Imagine that you’re a Houston Astros fan.
Your team last won its division in 2001, the fourth division title in five years under Larry Dierker, who was fired for his inability to get past the first round of the playoffs. (Because, of course, performance in a 3-of-5 series is a better indicator of a manager’s value than the 162-game season.)
The next five years saw five second-place finishes, two of which were good enough to win the wild card. In 2005, the ‘Stros reached the World Series for the first time, only to lose four straight to the White Sox.
It hasn’t been so pretty since. From 2007-10, the Astros were 29 games under .500. This year, they’re 38 games under, on pace for 110 losses.
What do you do when you own a clunker like this? What else – you put it on blocks, sell off the useable parts, and dump the rest for scrap.
That’s exactly what owner Drayton McLane is doing. Pending approval from his fellow baseball owners, McLane has agreed to sell the club to Jim Crane, a freight executive who tried to buy the Texas Rangers last year. In the meantime he’s stripping the club, slashing payroll, trading his few major-league caliber assets for a handful of beans.
The Astros had one player – Hunter Pence — on the NL All-Star team this season, impressive enough when 41 players in the 16-team league were designated All-Stars thanks to injuries, Sunday starts, and assorted other excuses. Friday, Pence was traded to Philadelphia for four prospects, two of whom – right-hander Jarred Cosart and first baseman/leftfielder Jonathan Singleton – are highly regarded but have yet to play a game above Single A.
In order to persuade the Astros to throw them into this particular briar patch, the Phillies insisted that Houston give them a reported $2 million in cash to cover Pence’s salary for the remainder of the season. The trade was reminiscent of the days when the Kansas City Athletics functioned as a virtual farm team for the Yankees in the 1950s, except the lordly New Yorkers never had the gall to demand cash tribute as well as top talent.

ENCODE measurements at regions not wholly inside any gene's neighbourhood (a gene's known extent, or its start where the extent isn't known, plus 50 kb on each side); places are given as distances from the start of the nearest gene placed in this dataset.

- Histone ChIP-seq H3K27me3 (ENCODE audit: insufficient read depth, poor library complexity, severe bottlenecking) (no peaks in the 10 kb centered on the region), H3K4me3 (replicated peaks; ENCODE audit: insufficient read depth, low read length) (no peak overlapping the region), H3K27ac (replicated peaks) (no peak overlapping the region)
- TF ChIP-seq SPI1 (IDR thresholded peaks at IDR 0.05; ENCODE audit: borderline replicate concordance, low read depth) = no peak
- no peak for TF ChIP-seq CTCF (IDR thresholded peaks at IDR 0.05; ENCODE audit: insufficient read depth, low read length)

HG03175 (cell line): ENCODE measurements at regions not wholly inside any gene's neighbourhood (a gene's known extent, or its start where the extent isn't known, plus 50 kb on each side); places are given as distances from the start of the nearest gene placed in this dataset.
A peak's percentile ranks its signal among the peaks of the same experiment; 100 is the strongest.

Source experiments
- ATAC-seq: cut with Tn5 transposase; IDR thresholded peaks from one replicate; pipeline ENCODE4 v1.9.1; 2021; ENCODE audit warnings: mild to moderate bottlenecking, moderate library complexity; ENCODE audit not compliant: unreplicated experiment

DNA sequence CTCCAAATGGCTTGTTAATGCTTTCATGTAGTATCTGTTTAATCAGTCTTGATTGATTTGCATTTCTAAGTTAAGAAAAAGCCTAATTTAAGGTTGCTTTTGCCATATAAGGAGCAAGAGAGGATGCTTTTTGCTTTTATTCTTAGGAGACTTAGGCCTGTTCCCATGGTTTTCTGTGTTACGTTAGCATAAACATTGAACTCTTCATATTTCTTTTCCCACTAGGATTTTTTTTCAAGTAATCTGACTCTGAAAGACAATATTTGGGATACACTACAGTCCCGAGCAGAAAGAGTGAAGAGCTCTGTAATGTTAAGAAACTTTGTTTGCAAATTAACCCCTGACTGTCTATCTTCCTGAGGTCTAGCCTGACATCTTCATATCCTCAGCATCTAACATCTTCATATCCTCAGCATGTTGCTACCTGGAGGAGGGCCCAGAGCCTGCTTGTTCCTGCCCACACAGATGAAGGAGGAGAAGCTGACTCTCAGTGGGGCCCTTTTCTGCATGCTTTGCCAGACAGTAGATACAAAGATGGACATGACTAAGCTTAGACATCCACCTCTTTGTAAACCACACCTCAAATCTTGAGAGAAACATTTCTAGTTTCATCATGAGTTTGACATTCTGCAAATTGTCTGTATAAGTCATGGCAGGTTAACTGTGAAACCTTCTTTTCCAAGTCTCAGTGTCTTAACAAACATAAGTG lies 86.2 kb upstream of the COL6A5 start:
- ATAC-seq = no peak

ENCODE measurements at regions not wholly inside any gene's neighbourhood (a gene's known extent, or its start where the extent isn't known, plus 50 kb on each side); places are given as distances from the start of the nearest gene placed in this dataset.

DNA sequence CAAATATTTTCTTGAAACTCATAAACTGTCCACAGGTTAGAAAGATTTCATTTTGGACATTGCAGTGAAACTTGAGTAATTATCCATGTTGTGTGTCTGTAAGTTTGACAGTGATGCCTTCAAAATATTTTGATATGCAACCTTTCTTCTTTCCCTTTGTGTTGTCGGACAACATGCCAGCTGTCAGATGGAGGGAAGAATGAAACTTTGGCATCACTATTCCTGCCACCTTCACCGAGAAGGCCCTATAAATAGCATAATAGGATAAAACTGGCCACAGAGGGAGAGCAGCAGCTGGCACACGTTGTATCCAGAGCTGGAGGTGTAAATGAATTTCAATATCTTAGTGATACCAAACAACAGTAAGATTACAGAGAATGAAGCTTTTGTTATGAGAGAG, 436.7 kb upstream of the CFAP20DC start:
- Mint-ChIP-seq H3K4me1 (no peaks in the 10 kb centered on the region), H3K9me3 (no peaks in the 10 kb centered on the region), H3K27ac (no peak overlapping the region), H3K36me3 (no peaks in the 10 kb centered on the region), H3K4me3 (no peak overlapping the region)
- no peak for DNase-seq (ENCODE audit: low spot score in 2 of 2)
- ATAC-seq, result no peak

Sunday, centerfielder Michael Bourn was shipped to the Atlanta Braves in exchange for a bunch of lottery tickets: four players, the best of whom is projected as a potential fourth or fifth starter. Only one of them has appeared in the majors: centerfielder Jordan Schafer, who has shown a good glove and an anemic bat (.223 batting/.310 on-base/.303 slugging in more than 400 at bats).
Bourn was a perfect fit for the Braves, who needed a centerfielder and a leadoff hitter. Though his numbers are off this year, he has the second-highest UZR (Ultimate Zone Rating, an advanced defensive metric available at Fangraphs.com) among centerfielders over the last three seasons. It’s a vital contribution for the pitching-centered Braves, and he also brings a .363 on-base average to go along with his major-league-leading 39 steals (and 84.7% success rate).
Naturally, the Astros exploited Atlanta’s need at the position to extract … none of the Braves’ four best minor-league prospects.
So, again, imagine you’re an Astros fan. (I never said this was going to be easy.) Are you really supposed to pay major-league prices to see a team that has consciously decided not to present a major-league product?
Teams announce ticket-price hikes all the time, declaring them to be the result of rising payrolls and expensive acquisitions. If they are, then why don’t prices come down when the team is getting rid of its costly players?
The Astros have reduced their payroll each of the last two seasons after hitting an all-time high in 2009, when the 74-88 squad earned an estimated $102 million, according to Baseball-Reference.com. So, of course, with expectations and salaries sharply lower this year, the team raised its prices for nearly all types of seats.
The ‘Stros are far from the most egregious example of this; their ticket prices have changed very little since 2007. Drayton McLane justified the increase by noting that the drop in attendance during 2010 meant less income for the team.
Just wait until the new owner sees the figures from 2011 and 2012.
There are three principles to remember here:
(1) Ticket prices have nothing to do with team payroll; they correlate with one thing and one thing only, and that is the Law of Supply and Demand.
(2) Teams don’t raise prices because they’ve acquired free agents; they acquire free agents so they can raise prices. Winning creates Demand; see principle (1), above.
(3) With all the talk of “buyers” and “sellers” around a trade deadline, it is easy to forget the pain that such stripping of a franchise causes for its fans. There’s no guarantee you’ll win them back, because the fans learn the vital lesson that they shouldn’t care so much or get too attached.
For Astros fans, only one question comes to mind.
Are you ready for some football?